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In June 2008, HMRC assessed Volkswagen Financial Services Ltd (VWFS) for £498,866 in relation to how it had recognised hire purchase transactions in its partial exemption special method (PESM). In HMRC’s view, if a finance house like VWFS sold a car for £15k on a three-year HP deal at 5% APR, then it should recognise the interest and ancillary charges (some of which were subject to VAT) in its PESM, but it should exclude the £15k. VWFS bought the car for £15k from the VW dealer, and sold it for £15k to the customer. Crudely, there was no ‘added value’ which could support VWFS’ overhead costs, and those costs should therefore be principally attributed to the VAT-exempt interest income. 
Almost ten years later, and after four rounds of litigation, the Supreme Court has decided ([2017] UKSC 26, reported at page 5) that guidance is needed from the CJEU in order to rule on HMRC’s approach. According to the Supreme Court’s press release the questions to be referred to the European Court will include: ‘where general overhead costs attributed to HP transactions … have been incorporated only into the price of the taxable person’s exempt supplies of finance, does the taxable person have a right to deduct any of the input tax on those costs?’
(Typically, it takes around 18 months from a reference being made for the CJEU to deliver a judgment. Therefore, there is a reasonable chance of the Supreme Court receiving an answer before the UK leaves the EU).
Although finance houses typically make no profit on the sale of a car on HP, they have responsibilities towards purchasers (as shown, for example, by the fact that cars can be returned to them halfway through a deal). Against that background, HMRC’s expectation that the cars should simply be disregarded appears difficult to accept.  
The alternative transaction count method suggested by VWFS, which gave equal weighting to the finance and vehicle supply elements of each transaction (i.e. 50% residual input tax recovery) might be simple to operate, but would also arguably fail to reflect the complexity of what a finance house does. It would be much more favourable to finance houses than the 15% recovery that was historically applied by many taxpayers under a method agreed with the Finance Houses Association (but which was withdrawn in 2000). HMRC would probably be on stronger ground if the proceedings were testing the validity of the transaction count method, rather than focusing on whether HMRC’s ‘value-added’ approach can be justified.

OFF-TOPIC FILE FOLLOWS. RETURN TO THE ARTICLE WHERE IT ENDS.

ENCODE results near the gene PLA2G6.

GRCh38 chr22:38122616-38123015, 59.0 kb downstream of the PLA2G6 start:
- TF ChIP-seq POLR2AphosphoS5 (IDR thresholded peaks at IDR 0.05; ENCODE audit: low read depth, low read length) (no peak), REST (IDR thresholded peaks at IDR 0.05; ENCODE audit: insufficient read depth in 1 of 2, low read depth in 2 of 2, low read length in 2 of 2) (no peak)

How, then, is this issue likely to be resolved, if neither of the methods advanced by the parties are considered to fairly reflect how input tax is used? Will there be a wider impact for other taxpayers? 
If the CJEU were to endorse HMRC’s reasoning, then it could potentially impact any business which operates a linked pricing model. Should mobile phone operators ignore handset sales; or video game makers disregard sales of consoles; or printer manufacturers recognise sales of ink, but not printers? HMRC’s interest in this area was seen in 2008 in Camden Motors, when they argued that car dealers were largely in business in order to generate finance and insurance commissions rather than to sell cars. That case ended in defeat for HMRC at the First-tier Tribunal, but if HMRC’s ‘value-added’ approach to partial exemption is endorsed by the Supreme Court and CJEU in VWFS, then there is a clear risk that similar challenges will reappear in other industry areas. 
If the CJEU rejects HMRC’s theory, then it might mean that VWFS enjoys 50% recovery for some historical VAT quarters, but it will not necessarily provide a template for other finance houses. HMRC appear to have made a strategic error in VWFS, in advancing their preferred argument that car sales should be excluded without putting forward any appropriate alternatives. Such alternatives will, however, need to be considered by all other finance houses which have been unable to recover input tax on overheads over the last decade, but have been submitting claims to protect their positions. 
Whatever the eventual outcome of the litigation, it therefore seems that agreement over what proportion of residual input tax finance houses should recover is still some years off. 
David Walters ( & Neil Reeve (, Deloitte
Issue: 1350
Categories: In brief